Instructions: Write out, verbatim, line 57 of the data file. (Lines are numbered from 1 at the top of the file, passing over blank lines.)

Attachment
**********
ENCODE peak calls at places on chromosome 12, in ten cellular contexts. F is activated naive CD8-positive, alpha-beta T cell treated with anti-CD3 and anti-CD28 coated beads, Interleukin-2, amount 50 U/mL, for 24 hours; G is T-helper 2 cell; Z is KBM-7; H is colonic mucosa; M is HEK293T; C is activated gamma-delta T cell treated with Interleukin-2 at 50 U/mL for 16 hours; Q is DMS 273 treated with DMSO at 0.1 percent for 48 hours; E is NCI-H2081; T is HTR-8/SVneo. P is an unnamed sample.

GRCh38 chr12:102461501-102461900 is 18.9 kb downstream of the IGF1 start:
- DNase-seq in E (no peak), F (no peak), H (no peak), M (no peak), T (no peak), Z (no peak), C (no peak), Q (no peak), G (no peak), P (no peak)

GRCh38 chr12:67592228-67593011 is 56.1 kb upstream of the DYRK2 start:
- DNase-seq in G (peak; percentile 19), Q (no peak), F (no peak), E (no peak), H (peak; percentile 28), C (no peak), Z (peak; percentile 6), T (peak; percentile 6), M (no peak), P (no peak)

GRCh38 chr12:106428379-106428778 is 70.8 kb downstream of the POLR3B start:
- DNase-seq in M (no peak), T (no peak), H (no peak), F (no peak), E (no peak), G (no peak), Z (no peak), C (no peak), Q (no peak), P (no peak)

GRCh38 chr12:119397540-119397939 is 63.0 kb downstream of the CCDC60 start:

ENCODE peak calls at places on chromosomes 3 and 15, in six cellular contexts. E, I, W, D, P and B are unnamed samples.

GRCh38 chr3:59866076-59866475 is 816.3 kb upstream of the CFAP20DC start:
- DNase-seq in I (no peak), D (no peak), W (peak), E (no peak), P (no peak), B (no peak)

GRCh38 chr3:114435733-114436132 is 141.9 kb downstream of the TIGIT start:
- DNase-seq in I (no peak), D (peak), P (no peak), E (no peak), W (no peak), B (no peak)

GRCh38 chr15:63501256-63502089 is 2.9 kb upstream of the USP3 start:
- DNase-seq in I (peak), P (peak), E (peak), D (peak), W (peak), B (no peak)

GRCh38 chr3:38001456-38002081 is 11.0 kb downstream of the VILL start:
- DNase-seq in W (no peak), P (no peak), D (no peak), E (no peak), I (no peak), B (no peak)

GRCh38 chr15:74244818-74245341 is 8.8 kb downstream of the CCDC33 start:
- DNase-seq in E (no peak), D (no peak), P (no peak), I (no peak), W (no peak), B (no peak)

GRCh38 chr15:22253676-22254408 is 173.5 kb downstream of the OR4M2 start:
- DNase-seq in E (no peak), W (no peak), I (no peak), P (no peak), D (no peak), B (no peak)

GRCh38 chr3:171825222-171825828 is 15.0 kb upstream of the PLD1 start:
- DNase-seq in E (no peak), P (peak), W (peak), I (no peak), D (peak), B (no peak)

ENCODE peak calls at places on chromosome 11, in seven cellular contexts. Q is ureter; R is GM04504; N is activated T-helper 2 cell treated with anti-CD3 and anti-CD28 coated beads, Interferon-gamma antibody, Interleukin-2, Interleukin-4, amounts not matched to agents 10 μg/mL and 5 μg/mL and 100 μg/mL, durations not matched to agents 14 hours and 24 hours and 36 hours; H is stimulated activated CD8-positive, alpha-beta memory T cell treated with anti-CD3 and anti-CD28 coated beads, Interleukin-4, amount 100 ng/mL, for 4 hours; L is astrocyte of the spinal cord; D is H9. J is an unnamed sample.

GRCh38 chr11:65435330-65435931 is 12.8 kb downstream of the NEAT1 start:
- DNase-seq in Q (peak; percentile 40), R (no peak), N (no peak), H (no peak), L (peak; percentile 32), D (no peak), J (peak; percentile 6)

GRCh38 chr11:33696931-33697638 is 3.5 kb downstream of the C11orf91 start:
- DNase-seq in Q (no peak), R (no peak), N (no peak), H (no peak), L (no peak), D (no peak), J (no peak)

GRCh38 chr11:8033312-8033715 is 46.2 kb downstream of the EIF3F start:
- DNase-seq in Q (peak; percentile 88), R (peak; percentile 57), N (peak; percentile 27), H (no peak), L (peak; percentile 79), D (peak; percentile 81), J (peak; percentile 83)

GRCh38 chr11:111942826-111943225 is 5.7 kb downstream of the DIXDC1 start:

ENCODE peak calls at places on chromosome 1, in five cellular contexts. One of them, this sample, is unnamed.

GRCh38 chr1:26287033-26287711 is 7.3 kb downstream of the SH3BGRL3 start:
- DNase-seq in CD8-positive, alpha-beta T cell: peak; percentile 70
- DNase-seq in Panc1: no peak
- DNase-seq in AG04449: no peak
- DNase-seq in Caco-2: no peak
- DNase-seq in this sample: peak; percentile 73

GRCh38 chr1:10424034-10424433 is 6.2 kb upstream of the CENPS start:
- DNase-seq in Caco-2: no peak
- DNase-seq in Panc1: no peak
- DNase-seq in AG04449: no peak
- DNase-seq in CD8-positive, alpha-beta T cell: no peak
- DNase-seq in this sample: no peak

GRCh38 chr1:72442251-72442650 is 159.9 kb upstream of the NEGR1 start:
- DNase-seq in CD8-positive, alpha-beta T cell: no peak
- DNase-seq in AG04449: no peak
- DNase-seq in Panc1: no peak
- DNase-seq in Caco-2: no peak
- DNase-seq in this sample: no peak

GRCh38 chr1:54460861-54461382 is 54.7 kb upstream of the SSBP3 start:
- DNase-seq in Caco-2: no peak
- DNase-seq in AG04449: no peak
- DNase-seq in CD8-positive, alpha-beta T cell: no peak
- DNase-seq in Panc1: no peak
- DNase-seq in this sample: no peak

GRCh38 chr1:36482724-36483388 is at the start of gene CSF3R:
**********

GRCh38 chr1:36482724-36483388 is at the start of gene CSF3R: